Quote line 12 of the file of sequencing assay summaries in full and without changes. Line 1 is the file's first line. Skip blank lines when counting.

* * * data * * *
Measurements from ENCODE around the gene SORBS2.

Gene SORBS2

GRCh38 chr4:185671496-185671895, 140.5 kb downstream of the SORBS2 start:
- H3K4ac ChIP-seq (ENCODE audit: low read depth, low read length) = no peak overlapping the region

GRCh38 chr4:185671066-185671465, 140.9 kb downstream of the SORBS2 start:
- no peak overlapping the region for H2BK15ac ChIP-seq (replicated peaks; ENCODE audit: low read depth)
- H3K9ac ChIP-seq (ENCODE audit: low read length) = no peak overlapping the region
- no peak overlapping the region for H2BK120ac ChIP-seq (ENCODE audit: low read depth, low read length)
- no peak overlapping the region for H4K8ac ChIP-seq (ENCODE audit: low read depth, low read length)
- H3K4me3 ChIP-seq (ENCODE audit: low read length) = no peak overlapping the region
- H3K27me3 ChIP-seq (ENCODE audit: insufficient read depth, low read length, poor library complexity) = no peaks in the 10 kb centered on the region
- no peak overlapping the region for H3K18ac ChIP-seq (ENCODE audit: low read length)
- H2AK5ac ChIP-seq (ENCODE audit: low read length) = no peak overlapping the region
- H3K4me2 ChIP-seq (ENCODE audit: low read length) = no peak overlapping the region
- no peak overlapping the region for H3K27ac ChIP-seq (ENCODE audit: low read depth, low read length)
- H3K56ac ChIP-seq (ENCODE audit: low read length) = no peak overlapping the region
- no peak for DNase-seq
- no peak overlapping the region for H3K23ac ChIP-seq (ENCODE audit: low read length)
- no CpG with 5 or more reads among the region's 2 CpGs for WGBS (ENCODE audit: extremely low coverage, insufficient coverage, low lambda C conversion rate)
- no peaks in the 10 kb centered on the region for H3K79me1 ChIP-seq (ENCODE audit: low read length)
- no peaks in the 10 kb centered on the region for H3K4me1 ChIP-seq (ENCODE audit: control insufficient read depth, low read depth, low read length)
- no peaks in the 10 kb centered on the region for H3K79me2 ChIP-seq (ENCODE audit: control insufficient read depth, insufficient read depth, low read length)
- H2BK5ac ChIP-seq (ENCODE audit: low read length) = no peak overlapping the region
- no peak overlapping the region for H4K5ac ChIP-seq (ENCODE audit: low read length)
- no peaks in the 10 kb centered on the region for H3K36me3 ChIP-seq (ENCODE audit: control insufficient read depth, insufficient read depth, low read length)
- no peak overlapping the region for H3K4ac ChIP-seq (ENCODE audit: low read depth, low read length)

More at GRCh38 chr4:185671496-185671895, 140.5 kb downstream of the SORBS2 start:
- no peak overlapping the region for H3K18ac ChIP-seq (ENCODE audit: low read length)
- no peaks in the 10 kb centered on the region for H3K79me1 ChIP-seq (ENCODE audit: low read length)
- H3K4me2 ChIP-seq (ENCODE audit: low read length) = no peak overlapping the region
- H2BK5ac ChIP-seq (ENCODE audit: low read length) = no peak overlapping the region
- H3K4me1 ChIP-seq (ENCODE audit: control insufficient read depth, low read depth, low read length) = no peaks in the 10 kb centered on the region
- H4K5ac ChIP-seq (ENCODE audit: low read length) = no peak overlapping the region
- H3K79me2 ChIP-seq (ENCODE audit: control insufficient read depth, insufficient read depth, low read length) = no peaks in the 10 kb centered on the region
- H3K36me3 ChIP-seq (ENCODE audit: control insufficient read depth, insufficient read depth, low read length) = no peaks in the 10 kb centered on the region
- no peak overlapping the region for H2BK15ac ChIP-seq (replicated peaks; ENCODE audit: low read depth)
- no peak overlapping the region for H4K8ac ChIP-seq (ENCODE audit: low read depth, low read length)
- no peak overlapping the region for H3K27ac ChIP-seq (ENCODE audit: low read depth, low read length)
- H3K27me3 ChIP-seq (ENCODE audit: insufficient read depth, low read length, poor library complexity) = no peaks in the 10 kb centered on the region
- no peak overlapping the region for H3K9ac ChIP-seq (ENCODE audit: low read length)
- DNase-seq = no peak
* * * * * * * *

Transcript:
- no peak overlapping the region for H3K18ac ChIP-seq (ENCODE audit: low read length)